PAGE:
6 Common Reasons Why Your Hens Stop Laying
Most people who keep a backyard flock do so for the delicious, farm-fresh eggs. It’s always concerning when the hens suddenly stop laying. In addition to the inconvenience when there suddenly aren’t eggs for breakfast, there’s the anxiety that perhaps something is really wrong with them. In fact, a sudden decline in egg production can signal a health concern. For this reason, it’s a good idea to keep track of your chickens’ laying habits. That way, you will know as soon as possible if something is wrong.
But reduction in laying doesn’t necessarily indicate illness. There are several possible reasons your hens may have stopped laying eggs. While not every reason can be outlined here, some reasons are more likely than others. let’s take a look at some of the most common reasons your hens may have stopped laying and what you can do to encourage your hens to resume laying.
6 most common reasons hens stop laying:
- Old Age:
Chickens that are properly cared for tend to live around 8-10 years but they generally only lay productively for 5-7 years. Therefore, it is perfectly normal for older members of your flock to be either non-layers or minimal-layers. If you keep several generations of chickens, it’s easy to lose track of the ages of individual birds, especially if you have many of the same breed. It can be challenging to tell two Buff Orpingtons or Rhode Island Reds apart.
- Inadequate Nutrition:
It’s a common misconception that a flock of laying hens can subsist on foraging, kitchen scraps, and a handful of cracked corn. The hens might survive, but they will not be good layers. Hens require a balanced diet that is very high in protein and calcium in order to maintain healthy egg production. In order to produce eggs which contain a lot of protein and, on average, 2 grams of calcium, hens need to first ingest these nutrients. Inadequate nutrition including a shortage of protein or an imbalance of amino acids can negatively impact egg production.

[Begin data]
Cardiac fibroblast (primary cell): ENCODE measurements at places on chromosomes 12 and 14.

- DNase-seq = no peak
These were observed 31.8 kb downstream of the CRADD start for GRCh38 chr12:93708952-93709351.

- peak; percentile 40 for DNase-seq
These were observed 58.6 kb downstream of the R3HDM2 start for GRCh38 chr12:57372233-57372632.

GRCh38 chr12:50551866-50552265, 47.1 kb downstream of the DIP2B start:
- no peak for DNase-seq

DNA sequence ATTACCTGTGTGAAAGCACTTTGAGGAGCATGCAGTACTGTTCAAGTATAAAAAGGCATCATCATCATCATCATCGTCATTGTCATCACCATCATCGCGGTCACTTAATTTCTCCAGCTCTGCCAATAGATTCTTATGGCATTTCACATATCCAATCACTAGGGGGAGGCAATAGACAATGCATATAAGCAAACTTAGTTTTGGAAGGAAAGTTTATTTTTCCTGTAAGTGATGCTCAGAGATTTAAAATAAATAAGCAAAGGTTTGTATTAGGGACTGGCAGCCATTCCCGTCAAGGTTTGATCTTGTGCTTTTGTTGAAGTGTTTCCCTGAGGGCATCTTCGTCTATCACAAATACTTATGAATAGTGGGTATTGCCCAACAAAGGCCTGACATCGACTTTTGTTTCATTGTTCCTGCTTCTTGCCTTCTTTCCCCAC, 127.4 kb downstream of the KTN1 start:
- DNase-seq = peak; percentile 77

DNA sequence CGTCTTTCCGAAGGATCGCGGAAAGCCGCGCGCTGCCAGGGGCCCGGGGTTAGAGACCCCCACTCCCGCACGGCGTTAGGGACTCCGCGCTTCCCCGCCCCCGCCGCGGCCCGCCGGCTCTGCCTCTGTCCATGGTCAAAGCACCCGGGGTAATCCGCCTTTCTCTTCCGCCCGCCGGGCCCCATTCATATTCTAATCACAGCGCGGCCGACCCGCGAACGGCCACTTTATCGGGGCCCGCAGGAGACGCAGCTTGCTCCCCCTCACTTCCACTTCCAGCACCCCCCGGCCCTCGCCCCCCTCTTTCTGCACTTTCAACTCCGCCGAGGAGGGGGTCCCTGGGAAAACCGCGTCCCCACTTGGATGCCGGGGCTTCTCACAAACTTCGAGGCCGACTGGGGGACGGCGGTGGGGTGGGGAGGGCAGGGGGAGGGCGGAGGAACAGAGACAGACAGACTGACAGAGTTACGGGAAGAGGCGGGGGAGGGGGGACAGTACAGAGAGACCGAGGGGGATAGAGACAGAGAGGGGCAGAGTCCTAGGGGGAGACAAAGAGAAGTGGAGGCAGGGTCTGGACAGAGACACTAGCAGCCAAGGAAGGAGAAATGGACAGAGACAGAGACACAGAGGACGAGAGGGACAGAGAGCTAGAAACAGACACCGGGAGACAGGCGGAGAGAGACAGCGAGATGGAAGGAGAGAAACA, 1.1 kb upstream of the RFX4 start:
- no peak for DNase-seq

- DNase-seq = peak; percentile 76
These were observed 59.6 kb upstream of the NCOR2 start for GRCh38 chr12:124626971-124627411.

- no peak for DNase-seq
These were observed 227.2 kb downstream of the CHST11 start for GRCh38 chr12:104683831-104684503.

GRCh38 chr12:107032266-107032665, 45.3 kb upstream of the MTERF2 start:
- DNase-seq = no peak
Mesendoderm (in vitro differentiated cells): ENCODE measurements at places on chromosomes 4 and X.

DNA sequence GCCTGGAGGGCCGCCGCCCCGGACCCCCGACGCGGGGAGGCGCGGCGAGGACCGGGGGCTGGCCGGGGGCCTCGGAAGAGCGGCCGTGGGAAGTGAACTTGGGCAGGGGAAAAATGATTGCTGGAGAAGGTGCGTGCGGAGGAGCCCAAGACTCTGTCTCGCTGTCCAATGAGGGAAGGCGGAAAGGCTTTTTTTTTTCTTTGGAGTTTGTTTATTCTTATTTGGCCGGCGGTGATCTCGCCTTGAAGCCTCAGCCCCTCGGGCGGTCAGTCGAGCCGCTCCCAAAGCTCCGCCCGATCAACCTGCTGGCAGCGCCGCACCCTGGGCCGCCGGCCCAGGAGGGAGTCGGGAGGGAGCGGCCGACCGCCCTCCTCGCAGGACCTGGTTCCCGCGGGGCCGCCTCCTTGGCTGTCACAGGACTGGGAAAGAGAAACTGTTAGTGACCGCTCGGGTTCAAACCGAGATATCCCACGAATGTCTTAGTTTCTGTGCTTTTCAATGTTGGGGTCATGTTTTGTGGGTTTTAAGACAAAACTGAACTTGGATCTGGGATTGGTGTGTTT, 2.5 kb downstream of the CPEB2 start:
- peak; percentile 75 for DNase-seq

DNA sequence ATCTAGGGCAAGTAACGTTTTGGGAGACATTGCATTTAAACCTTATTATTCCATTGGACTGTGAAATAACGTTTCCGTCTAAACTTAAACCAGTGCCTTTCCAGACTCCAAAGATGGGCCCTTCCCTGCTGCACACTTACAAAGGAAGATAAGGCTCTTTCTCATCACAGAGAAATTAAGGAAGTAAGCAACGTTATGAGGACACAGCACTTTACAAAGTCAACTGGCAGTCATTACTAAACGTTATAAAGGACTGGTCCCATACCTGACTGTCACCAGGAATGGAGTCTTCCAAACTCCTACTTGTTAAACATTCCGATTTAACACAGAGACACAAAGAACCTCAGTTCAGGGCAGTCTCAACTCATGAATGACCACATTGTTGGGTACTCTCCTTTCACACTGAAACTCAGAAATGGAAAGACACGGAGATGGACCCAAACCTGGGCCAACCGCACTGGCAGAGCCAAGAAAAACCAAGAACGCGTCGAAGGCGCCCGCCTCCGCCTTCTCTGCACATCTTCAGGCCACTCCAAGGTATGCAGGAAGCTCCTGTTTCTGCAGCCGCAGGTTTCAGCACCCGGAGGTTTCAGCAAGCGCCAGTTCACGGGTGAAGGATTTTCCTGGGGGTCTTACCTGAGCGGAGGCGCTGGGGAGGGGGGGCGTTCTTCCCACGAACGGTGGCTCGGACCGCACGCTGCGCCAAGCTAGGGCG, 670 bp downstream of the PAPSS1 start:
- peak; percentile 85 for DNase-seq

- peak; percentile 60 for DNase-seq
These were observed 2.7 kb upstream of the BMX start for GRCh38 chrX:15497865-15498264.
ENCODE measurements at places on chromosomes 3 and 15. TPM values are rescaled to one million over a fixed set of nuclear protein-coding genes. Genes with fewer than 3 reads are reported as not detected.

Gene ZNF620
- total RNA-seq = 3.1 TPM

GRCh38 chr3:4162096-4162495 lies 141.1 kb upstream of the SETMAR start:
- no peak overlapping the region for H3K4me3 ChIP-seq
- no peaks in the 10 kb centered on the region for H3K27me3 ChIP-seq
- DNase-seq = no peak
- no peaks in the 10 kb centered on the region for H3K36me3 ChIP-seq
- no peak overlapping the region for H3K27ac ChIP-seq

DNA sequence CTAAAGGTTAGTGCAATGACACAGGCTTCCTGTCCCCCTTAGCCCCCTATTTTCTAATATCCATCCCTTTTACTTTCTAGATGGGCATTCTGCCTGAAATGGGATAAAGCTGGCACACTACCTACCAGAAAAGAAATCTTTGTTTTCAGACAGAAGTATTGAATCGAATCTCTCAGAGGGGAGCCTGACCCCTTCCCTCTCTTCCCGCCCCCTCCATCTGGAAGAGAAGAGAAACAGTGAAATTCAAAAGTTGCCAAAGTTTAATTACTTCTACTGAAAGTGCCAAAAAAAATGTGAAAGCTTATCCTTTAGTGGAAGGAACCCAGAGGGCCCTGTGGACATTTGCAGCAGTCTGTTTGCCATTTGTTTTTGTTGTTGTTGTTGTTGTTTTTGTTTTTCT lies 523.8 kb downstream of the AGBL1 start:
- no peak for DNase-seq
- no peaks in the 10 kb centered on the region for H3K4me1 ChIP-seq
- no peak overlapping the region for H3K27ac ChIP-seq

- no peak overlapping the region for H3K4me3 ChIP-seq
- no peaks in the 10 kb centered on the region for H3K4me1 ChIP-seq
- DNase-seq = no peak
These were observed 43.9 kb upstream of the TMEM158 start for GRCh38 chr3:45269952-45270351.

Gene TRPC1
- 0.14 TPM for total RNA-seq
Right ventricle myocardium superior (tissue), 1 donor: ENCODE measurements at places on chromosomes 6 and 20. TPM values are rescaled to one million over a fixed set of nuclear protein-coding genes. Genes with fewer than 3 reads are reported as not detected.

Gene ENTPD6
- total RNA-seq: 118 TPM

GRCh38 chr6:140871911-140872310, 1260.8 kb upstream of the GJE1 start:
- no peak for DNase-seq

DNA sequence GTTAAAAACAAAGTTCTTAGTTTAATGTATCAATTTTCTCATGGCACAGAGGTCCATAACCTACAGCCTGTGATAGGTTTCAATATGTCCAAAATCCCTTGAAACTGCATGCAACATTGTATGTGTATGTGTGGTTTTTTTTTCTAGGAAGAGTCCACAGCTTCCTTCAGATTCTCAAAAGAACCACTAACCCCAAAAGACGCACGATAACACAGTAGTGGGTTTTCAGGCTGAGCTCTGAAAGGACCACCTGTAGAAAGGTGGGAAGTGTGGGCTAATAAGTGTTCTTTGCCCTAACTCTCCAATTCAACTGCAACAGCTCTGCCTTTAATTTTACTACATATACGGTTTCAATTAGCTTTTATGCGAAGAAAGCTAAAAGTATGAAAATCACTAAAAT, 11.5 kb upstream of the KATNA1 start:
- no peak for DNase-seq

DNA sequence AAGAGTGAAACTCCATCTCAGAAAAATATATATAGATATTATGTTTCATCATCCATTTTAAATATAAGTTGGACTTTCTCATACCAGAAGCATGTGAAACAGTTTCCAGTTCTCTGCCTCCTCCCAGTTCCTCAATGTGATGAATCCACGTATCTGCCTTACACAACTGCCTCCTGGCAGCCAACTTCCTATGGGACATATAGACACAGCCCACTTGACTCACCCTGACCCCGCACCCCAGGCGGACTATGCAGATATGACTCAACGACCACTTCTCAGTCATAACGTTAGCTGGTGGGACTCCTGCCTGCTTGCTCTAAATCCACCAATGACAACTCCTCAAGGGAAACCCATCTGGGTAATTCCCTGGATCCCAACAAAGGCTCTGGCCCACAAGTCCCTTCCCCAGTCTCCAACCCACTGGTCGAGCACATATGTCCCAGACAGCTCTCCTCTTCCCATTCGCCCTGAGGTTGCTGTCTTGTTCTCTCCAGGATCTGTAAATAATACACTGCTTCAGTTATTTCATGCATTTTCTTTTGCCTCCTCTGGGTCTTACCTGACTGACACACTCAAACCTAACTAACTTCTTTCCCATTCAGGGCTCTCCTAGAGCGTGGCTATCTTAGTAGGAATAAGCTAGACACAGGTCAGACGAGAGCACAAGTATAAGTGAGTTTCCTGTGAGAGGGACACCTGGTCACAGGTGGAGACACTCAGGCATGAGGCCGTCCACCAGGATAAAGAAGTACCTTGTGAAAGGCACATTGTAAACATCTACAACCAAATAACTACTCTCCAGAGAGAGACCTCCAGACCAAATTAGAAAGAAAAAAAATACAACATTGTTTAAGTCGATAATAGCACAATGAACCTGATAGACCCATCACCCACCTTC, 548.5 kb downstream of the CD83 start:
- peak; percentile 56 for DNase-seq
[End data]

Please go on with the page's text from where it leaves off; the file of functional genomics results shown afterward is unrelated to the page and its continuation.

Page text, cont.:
Navigating the feed store can be confusing. There are so many different types of food marketed for chickens. How do you know which one to feed your flock? Here are some tips to bear in mind:
- Stick to food manufactured specifically for layer hens. A prepared layer ration will ensure the correct ratio of nutrients.
- If eggshells are thin or soft, this indicates inadequate amounts of calcium. Change their feed and/or provide calcium supplements in the form of oyster shell or limestone.
- Water is vitally important. Chickens need access to fresh, clean water all day every day.
- In some areas, well water has too much sodium. This could reduce egg production. If unsure of your water quality, get it tested immediately. Your county extension office can provide a water mineral analysis.
- Not Enough Daylight:
Hens are attuned to daylight and seasonal changes. They are particularly sensitive to the direction in which seasons, and the corresponding daylight, are changing and their laying habits reflect his. Shorter days correspond to fewer eggs. Egg production might drop off earlier than you expect, beginning in late summer or early fall as the days get shorter.